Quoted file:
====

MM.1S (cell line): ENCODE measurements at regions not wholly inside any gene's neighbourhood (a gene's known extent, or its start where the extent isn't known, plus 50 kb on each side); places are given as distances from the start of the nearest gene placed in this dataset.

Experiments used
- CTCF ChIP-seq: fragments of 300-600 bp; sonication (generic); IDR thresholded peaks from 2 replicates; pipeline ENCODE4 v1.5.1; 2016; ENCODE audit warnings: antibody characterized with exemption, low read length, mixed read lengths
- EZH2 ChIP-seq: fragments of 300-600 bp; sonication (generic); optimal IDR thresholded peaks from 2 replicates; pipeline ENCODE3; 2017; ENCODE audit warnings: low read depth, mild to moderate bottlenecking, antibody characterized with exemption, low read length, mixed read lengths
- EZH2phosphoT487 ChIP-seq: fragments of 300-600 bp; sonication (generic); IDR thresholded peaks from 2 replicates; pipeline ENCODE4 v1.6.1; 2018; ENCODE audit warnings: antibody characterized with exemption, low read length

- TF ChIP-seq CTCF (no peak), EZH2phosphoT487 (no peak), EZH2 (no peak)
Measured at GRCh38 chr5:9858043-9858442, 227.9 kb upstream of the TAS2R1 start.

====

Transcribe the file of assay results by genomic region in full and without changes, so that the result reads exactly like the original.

MM.1S (cell line): ENCODE measurements at regions not wholly inside any gene's neighbourhood (a gene's known extent, or its start where the extent isn't known, plus 50 kb on each side); places are given as distances from the start of the nearest gene placed in this dataset.

Experiments used
- CTCF ChIP-seq: fragments of 300-600 bp; sonication (generic); IDR thresholded peaks from 2 replicates; pipeline ENCODE4 v1.5.1; 2016; ENCODE audit warnings: antibody characterized with exemption, low read length, mixed read lengths
- EZH2 ChIP-seq: fragments of 300-600 bp; sonication (generic); optimal IDR thresholded peaks from 2 replicates; pipeline ENCODE3; 2017; ENCODE audit warnings: low read depth, mild to moderate bottlenecking, antibody characterized with exemption, low read length, mixed read lengths
- EZH2phosphoT487 ChIP-seq: fragments of 300-600 bp; sonication (generic); IDR thresholded peaks from 2 replicates; pipeline ENCODE4 v1.6.1; 2018; ENCODE audit warnings: antibody characterized with exemption, low read length

- TF ChIP-seq CTCF (no peak), EZH2phosphoT487 (no peak), EZH2 (no peak)
Measured at GRCh38 chr5:9858043-9858442, 227.9 kb upstream of the TAS2R1 start.